In the end, the drama in the House resulted from a complete lack of drama. Lawmakers had been gearing up for its initial fight of the session over HB 10, a $4.8 billion supplemental appropriation that would, among other things, cover a looming Medicaid shortfall in the current budget cycle. As one lawmaker commented as he moved briskly down the aisle after the House had been called to order, “Is today the first day of real work?”
Though members of both parties knew the bill would pass—if it didn’t, starting next month the state would not have been able to reimburse doctors and nursing homes—the question was how heated the debate would be. Would a breakaway group of Democrats dig in and try to insist that the bill should also address funding for public education, which several amendments had done? Would members of the tea party, including a sizable group of freshmen from the 2012 election cycle, refuse to cast their first crucial vote on a politically charged program that many believe is out of control?
Two weeks earlier, there had been testy exchanges between Jim Pitts (R-Waxahachie), the author of HB 10 and the chairman of the Appropriations Committee, and Trey Martinez Fischer (D-San Antonio) about the scope of the bill. Democrats, furious at last session’s deep cuts to public education and emboldened by Judge John Dietz’s ruling on the school finance case, wanted to move immediately to restore funding to the schools. Pitts argued that Medicaid had to come first because of the deadline but that public education would be a priority for the rest of the session. (Pitts: “There is no one more passionate about education than me. In Appropriations, we have people who are dedicated to funding the education our children. In fact, we’re so passionate we don’t want our children to be used for political purposes.” Martinez Fischer, after complaining that no members “south of Austin” were on the public education subcommittee: “You are the leader of the committee, and you set the tone. I want to know from you what your commitment is. Is public education an emergency item, and does it need critical attention?”)
As the House conducted its routine business this morning—celebrating Aransas County Day and explaining why members had received a sprig from the La Bahia pecan tree compliments of Texas A&M University System chancellor John Sharp—power huddling became a familiar sight. On the north side of the chamber, just outside the brass rail, a group that included Pitts, Martinez Fischer, Jim Keffer (R-Granbury), and John Zerwas (R-Simonton) talked intently but cordially for more than ten minutes. When the group broke up, it appeared that progress had been made. As Martinez Fischer passed by the press table, he remarked, “It’s like War and Peace. They signal peace, but you have to be prepared for war.”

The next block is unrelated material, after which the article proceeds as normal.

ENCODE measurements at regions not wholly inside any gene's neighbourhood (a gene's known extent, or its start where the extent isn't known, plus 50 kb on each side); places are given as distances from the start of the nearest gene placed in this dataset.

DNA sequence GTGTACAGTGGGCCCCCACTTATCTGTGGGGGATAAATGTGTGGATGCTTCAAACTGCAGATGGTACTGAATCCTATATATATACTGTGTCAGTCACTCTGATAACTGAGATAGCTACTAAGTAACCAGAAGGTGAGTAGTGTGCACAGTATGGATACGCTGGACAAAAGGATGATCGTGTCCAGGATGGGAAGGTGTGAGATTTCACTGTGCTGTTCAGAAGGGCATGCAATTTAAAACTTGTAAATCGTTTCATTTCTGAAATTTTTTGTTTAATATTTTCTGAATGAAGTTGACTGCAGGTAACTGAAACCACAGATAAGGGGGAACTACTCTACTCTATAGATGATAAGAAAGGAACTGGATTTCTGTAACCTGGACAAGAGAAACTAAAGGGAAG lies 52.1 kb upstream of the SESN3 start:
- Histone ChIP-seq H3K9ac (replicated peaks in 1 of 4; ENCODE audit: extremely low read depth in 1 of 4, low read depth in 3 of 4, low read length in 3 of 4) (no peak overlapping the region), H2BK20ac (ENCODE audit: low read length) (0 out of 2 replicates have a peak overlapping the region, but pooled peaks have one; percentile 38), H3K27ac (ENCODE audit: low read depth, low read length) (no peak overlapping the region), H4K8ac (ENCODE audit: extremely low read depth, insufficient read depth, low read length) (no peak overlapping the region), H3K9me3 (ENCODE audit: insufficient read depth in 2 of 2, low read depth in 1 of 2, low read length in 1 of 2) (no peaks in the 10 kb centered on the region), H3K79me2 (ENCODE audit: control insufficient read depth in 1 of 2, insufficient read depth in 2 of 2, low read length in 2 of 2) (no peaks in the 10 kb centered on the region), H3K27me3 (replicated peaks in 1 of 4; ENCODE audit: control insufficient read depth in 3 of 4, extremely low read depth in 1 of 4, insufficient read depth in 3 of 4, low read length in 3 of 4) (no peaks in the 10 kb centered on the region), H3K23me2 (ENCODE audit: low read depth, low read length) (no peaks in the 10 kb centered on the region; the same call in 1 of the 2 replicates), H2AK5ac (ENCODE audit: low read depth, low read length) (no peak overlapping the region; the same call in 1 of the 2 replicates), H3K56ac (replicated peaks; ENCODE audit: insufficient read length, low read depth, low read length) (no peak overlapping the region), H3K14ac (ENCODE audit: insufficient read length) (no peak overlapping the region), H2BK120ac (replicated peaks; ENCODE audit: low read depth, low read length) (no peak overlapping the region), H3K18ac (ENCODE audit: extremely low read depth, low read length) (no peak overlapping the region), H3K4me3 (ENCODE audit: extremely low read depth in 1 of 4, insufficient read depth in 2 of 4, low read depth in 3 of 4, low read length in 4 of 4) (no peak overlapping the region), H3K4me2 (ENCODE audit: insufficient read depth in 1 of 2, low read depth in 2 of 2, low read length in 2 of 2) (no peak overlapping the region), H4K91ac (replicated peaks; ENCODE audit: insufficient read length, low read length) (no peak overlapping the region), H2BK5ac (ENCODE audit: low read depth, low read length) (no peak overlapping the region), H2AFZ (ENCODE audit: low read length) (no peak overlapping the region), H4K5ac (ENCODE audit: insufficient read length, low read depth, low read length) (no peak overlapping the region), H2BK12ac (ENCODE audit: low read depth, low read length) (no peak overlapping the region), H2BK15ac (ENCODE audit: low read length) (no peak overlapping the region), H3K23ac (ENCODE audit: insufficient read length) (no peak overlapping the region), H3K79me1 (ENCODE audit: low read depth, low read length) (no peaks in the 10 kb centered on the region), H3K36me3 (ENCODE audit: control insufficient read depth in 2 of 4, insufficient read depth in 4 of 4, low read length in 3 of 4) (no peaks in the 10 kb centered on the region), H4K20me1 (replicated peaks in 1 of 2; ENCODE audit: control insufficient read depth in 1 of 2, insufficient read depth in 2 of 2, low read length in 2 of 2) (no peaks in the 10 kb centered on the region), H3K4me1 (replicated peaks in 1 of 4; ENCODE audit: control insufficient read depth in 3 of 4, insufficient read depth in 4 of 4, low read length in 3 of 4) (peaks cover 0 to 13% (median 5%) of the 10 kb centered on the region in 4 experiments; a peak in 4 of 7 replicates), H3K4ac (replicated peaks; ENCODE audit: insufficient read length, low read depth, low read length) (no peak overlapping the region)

At just before noon, Pitts took to the mic to take up the measure, starting with a reminder that HB 10 was not a school finance bill, but that a bipartisan group was working on ways to address that subject later in the session. He then asked for the chamber to vote to suspend House Rule 8, Section 8, which prohibits lawmakers from voting on a bill within the first sixty days of the session. The voting board lit up green green.
With little fanfare, the potentially troublesome amendments dissolved. Martinez Fischer voluntarily removed his amendment related to public school financing because of “the very sincere comments by Chairman Pitts.” Other amendments were swept away because they violated the calendar’s rules or were also withdrawn by the author.
Garnet Coleman (D-Houston) and Abel Herrero (D-Corpus Christi) spoke in favor of the measure, and when the vote was called, the board lit up green once again. And then, sensing a surge of momentum, members clamored to suspend the Constitution to allow for an immediate third and final reading of the bill. Again, the board went green, and cheers and applause filled the chamber. The bill passed unanimously, 148-0. Pitts thanked all of the people who had worked on it, and noted that in his entire career he could never recall such an important bill being voted on so early in a session. As he walked off the floor, he was greeted with hugs and handshakes and full-throated calls of congratulations. All told, the proceeding took approximately thirty minutes, with the Senate now ready to have its turn.
So what did the vote prove? First and foremost, this is not the House that ran wild last session with a Republican super-majority. Speaker Joe Straus clearly has control of the chamber, and Pitts proved that he could skillfully avoid an early session meltdown. But to be fair, this was a mess the Lege had created last session because it had intentionally underfunded Medicaid in short-term move to balance the budget. The leadership shouldn’t get too much credit for playing with matches and then putting out its own fire.
Still, yesterday’s proceedings were a sharp break from 2011, and lawmakers on both sides have noted a clear difference in tone. A Democrat commented that “things are as good as could be hoped for,” and a Republican noted “there is a calmness on the floor that has been absent for a long time.” It may be that after the massive budget shortfall from 2011 that led to bitter partisan warfare and deep cuts to critical programs, the members are in a position to work more constructively to solve the state’s biggest problems. That’s what happened in the late eighties. The 1987 session faced its own budget crisis because of the oil bust that befuddled the leadership of Governor Bill Clements, Lieutenant Governor Bill Hobby, and Speaker of the House Gib Lewis. They couldn’t solve the gloomy forecast without a special session (sound familiar?). In 1989, lawmakers faced a rosier budget outlook as the economy improved, so budget cuts and tax increases didn’t dominate the Lege. As the tone changed, lawmakers moved